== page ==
China seeks ways to dump melamine-filled milk
As the melamine scandal battered its dairy industry, China is facing a new problem: how to get rid of the toxic stuff.
Thousands of milk laced with melamine-- a chemical used in making fertilizer and plastics-- have been pulled from shelves and warehouses since September, and local governments now face the huge -- and costly-- problem of safely disposing it.
Most has been burned while others have dumped it into a river, but turned waters into frothy white and raising fears about the safety of the drinking water.
The Health Ministry has not released a total figure for the amount of impure dairy products recalled or said how much has been destroyed.
But last month alone, more than 32,000 tonnes -- enough to fill about 23 Olympic-sized pools -- were disposed in Hebei, according to the official Xinhua news agency.
At a factory in the southern city of Guangzhou, tonnes of contaminated milk powder were incinerated in a 3,000-degree heat.
According to Wang Fan, director of Guangzhou's food safety office, the remaining contaminated milk will be made into cement to guarantee that its disposal will meet national environmental and health protection requirements.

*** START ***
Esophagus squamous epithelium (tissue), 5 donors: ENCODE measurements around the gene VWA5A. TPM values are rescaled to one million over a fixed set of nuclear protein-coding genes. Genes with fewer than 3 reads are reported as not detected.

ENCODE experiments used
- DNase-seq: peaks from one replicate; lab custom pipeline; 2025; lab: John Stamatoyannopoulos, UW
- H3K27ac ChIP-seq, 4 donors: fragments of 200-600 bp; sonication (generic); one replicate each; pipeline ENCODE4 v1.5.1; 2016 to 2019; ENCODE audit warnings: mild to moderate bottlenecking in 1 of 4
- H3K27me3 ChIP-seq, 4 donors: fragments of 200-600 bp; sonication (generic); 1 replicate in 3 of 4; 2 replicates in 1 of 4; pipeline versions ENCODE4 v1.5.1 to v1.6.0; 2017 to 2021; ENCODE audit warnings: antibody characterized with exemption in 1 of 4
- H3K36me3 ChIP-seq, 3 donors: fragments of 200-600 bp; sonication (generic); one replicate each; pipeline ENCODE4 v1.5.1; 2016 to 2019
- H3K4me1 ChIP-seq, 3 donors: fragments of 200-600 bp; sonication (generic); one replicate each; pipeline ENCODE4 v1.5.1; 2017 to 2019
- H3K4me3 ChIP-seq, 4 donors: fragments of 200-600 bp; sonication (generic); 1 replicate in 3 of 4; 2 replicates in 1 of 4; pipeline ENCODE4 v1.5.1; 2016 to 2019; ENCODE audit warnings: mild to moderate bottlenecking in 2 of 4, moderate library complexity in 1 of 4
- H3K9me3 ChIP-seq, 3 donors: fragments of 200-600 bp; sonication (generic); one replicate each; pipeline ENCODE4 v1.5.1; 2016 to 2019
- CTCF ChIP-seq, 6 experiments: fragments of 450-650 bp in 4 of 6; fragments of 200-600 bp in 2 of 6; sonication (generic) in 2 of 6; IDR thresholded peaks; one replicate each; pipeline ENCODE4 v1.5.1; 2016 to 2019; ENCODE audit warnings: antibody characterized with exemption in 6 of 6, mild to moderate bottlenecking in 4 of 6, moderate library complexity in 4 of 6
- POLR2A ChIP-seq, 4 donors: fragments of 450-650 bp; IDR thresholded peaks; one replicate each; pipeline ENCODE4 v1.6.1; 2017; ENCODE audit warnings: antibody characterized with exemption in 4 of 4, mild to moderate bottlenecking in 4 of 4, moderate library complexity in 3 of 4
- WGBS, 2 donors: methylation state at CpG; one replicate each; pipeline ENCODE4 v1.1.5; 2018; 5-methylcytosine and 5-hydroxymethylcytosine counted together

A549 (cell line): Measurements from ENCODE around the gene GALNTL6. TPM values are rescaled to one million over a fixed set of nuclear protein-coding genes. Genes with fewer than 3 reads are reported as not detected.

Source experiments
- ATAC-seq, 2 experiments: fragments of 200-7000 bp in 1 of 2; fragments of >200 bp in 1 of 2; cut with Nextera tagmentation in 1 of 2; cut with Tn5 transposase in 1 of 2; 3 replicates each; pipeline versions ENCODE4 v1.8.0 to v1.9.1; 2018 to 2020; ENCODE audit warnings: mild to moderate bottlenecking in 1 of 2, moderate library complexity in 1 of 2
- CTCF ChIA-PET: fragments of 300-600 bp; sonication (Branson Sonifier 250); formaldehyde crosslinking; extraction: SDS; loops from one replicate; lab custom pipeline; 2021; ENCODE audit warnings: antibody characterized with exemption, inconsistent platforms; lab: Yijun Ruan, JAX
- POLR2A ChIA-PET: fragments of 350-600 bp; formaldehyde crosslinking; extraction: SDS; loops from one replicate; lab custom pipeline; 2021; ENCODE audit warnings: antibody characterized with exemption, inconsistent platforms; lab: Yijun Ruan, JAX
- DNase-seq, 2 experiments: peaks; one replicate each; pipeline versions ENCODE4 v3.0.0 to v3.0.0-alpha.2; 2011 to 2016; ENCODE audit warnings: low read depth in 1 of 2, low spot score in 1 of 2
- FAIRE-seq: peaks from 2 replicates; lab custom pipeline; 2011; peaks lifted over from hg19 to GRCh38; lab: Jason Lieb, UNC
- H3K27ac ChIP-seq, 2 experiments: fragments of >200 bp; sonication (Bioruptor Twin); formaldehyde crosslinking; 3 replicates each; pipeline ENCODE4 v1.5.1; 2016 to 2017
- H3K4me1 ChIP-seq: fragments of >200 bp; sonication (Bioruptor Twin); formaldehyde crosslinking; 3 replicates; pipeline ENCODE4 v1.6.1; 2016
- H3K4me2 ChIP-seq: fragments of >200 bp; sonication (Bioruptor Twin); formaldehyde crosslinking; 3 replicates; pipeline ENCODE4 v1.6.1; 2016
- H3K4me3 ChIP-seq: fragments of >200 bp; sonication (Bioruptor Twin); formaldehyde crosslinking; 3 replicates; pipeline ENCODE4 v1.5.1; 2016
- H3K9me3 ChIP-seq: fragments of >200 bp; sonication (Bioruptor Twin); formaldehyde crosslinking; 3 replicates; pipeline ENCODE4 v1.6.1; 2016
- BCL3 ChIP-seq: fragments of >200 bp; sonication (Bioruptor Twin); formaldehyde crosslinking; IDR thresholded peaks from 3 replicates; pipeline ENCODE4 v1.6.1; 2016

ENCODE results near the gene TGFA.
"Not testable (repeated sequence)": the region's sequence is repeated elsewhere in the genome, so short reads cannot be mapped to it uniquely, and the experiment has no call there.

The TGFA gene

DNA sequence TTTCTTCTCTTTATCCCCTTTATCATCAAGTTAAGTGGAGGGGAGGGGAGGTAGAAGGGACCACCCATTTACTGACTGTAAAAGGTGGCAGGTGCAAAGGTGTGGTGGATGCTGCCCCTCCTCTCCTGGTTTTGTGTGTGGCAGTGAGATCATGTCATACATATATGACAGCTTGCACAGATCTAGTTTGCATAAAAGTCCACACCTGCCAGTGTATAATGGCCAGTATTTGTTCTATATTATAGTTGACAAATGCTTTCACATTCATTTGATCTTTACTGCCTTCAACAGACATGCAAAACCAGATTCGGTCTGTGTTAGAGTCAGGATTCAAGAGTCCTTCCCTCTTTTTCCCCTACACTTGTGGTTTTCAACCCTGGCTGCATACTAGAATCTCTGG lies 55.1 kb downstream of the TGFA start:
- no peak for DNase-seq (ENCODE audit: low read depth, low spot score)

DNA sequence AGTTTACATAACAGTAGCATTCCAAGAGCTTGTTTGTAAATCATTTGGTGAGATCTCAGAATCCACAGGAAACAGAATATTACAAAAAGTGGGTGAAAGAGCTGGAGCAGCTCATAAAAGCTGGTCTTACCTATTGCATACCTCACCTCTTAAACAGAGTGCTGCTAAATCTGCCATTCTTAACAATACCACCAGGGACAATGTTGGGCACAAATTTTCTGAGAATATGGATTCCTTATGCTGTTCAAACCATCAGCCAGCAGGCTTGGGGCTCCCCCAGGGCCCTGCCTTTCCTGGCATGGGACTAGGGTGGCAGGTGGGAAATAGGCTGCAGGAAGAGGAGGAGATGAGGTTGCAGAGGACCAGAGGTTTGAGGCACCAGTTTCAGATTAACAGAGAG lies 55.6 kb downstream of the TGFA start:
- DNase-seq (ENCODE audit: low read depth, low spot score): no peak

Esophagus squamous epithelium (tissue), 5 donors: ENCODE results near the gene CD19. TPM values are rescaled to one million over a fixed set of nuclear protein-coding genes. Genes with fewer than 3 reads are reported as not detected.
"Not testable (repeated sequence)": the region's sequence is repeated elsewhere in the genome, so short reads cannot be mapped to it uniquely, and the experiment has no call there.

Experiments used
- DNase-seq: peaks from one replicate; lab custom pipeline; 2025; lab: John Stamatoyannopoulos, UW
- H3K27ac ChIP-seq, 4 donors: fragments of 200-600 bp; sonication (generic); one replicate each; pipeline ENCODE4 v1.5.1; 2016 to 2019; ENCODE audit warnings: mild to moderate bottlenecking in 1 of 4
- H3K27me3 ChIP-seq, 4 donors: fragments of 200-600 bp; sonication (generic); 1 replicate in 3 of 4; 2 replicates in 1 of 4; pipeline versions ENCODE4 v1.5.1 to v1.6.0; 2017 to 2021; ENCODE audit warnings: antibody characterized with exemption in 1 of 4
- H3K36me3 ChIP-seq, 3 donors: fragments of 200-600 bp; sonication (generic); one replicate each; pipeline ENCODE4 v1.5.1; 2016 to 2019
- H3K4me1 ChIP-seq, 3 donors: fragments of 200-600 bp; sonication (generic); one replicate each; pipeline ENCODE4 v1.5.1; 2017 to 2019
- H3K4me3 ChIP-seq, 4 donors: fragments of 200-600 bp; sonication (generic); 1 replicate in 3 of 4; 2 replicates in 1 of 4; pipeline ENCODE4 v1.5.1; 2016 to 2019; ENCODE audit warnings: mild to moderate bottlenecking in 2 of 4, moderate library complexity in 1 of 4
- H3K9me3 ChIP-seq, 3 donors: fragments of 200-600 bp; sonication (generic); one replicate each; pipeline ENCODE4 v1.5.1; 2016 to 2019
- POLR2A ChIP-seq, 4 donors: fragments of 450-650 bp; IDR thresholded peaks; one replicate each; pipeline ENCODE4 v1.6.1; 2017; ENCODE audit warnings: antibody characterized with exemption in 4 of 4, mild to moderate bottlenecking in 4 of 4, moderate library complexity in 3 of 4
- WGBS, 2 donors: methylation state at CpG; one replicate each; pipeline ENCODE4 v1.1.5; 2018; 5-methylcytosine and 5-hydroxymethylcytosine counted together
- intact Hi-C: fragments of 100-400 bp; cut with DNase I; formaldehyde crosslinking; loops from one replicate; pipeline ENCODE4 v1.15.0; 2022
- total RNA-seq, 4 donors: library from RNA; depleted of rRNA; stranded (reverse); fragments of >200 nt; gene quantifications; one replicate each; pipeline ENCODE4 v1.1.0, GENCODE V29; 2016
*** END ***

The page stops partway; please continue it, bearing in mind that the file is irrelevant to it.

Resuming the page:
Amid environmental concerns, China has so far gotten generally good marks from scientists and environmentalists in its efforts to dispose of the adulterated milk.
Beijing has issued new guidelines on how to destroy the tainted products. They recommend burning the milk in large-capacity incinerators or, if such facilities aren't available, burying small amounts in landfills -- as long as local environmental bureaus approve.
Peter Ben Embarek, a Geneva-based scientist at the World Health Organization's food safety department said burning or burying breaks down melamine and neutralizes its toxicity.
Embarel said burying or burning are okay if it is done in controlled waste disposal sites and with good soil conditions as it might lead to contamination.
Melamine has been the culprit in the death of illnesses of babies this year. The chemical which is high in nitrogen, is said to water down in milk to make it appear protein-rich in quality tests.